A Travellerspoint blog

ALL WORK AND NO PLAY

MAKES FOR A KINDA BORING BLOG ENTRY

sunny 30 °C

Now that I am working, I am really not doing much else besides having dinner. But that can be pretty impressive. At least different than home.

I did take some time today to snap some pictures of the hotel because it is pretty snazzy.

Security doors to my hallway.

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other stuff

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A few of the automatic buttons in my room.

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There are so many people in the lobby that simply bow and say hello and I find it almost impossible to take the elevator without laughing. There are three attendants who bow to you constantly and direct you to the right elevator. Speaking of elevators, you never wait or wonder. As soon as you push the button, it tells you which will arrive and it is never wrong and arrives very quickly. You can also de-select a floor entry if you get it wrong.

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Today, I took a few rides to look around. Especially the 6th floor which is the bridal preparation floor.

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I went to the top (17th floor) to the cocktail bar where I could not afford a cocktail. But the people up there looked way too fancy for a gal like me. The view was nice.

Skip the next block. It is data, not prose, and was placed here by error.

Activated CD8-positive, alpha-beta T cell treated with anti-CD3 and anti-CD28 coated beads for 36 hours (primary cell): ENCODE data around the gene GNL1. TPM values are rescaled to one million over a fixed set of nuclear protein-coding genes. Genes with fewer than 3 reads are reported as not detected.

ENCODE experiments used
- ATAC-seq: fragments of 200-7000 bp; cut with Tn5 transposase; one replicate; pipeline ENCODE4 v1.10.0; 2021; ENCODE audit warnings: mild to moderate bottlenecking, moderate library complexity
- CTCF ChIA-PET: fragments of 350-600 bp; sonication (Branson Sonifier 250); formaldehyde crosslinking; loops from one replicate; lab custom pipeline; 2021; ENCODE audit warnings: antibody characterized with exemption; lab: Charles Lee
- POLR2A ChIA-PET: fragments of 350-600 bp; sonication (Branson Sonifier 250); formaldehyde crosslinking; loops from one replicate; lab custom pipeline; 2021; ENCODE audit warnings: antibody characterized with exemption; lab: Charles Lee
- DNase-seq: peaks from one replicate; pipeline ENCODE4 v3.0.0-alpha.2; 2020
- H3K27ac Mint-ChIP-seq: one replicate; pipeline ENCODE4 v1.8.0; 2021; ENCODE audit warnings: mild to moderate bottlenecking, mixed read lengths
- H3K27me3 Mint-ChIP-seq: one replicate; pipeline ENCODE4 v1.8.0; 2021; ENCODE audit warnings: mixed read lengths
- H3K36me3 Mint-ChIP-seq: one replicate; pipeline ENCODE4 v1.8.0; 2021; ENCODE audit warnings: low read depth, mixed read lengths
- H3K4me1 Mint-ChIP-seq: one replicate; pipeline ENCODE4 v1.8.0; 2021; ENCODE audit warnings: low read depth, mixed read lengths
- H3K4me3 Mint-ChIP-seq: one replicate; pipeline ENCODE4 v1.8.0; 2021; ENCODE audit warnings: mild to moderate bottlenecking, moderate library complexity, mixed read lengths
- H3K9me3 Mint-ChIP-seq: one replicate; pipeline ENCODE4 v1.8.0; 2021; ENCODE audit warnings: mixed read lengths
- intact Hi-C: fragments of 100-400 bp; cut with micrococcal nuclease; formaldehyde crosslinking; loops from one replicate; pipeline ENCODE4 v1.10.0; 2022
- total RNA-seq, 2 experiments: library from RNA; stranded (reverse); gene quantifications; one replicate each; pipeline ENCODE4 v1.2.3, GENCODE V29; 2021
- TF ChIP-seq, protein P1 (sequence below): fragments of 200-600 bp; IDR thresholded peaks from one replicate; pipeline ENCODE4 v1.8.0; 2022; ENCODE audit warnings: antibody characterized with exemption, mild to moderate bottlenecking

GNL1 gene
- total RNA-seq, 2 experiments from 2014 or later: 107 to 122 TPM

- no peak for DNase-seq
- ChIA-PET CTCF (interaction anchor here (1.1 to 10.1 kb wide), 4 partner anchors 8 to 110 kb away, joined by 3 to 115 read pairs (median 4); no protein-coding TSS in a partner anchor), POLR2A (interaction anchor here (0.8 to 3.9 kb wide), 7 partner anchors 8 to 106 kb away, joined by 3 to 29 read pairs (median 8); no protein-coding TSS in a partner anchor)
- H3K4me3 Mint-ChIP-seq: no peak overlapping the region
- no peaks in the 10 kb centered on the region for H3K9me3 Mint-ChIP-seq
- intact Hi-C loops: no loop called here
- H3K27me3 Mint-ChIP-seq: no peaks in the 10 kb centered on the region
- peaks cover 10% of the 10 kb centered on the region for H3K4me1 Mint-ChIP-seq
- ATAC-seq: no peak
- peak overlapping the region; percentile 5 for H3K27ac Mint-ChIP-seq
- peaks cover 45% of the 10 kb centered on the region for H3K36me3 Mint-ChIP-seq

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I have only turned on the tv once since I left home, and only for 2 minutes, but this was what appeared when I hit the on button.

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We have a beautiful walk to work. First through one of two annual German Oktoberfest. Go figure.

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Then through a gorgeous garden.

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We did have a pretty cool supper last night. I had to eat the Soba noodles since they made them fresh.

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And tonight we had the most amazing sushi. Melt in your mouth. Scott even ate the poisonous blowfish or fugu.

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The weather is amazing so the little walk after dinner is always refreshing. Can’t complain too much about my job, that is for sure.

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Posted by curlygirl 06:27 Archived in Japan Tagged tokyo japan sushi Comments (1)

TOKYO IN BLACK AND WHITE

A MORNING SHOOTING WITH LOCAL PHOTOGRAPHER, ALFIE GOODRICH

sunny 28 °C

Here are the unedited results of my photography workshop. An exercise working in black and white, shooting things I wouldn't normally shoot.

I had a great time. It was a great opportunity to learn about photography and life in the city.

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click here to see Alfie's website and work

Off to work in the morning. Will probably blog again in a few days.

Posted by curlygirl 04:05 Archived in Japan Tagged tokyo photography ginza Comments (1)